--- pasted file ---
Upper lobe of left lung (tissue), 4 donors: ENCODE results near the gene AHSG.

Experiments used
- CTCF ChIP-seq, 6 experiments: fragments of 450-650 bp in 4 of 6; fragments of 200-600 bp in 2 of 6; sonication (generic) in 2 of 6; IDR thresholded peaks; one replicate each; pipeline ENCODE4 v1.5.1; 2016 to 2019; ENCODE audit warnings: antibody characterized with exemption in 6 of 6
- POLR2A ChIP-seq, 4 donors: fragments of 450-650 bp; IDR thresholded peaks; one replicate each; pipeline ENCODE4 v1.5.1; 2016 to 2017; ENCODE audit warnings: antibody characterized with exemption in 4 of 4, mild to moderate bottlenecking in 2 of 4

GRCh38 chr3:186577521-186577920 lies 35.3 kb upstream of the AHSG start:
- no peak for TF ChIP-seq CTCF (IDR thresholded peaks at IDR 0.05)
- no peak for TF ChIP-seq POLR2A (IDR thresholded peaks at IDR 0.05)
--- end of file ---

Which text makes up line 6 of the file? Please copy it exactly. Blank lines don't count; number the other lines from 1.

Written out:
- no peak for TF ChIP-seq CTCF (IDR thresholded peaks at IDR 0.05)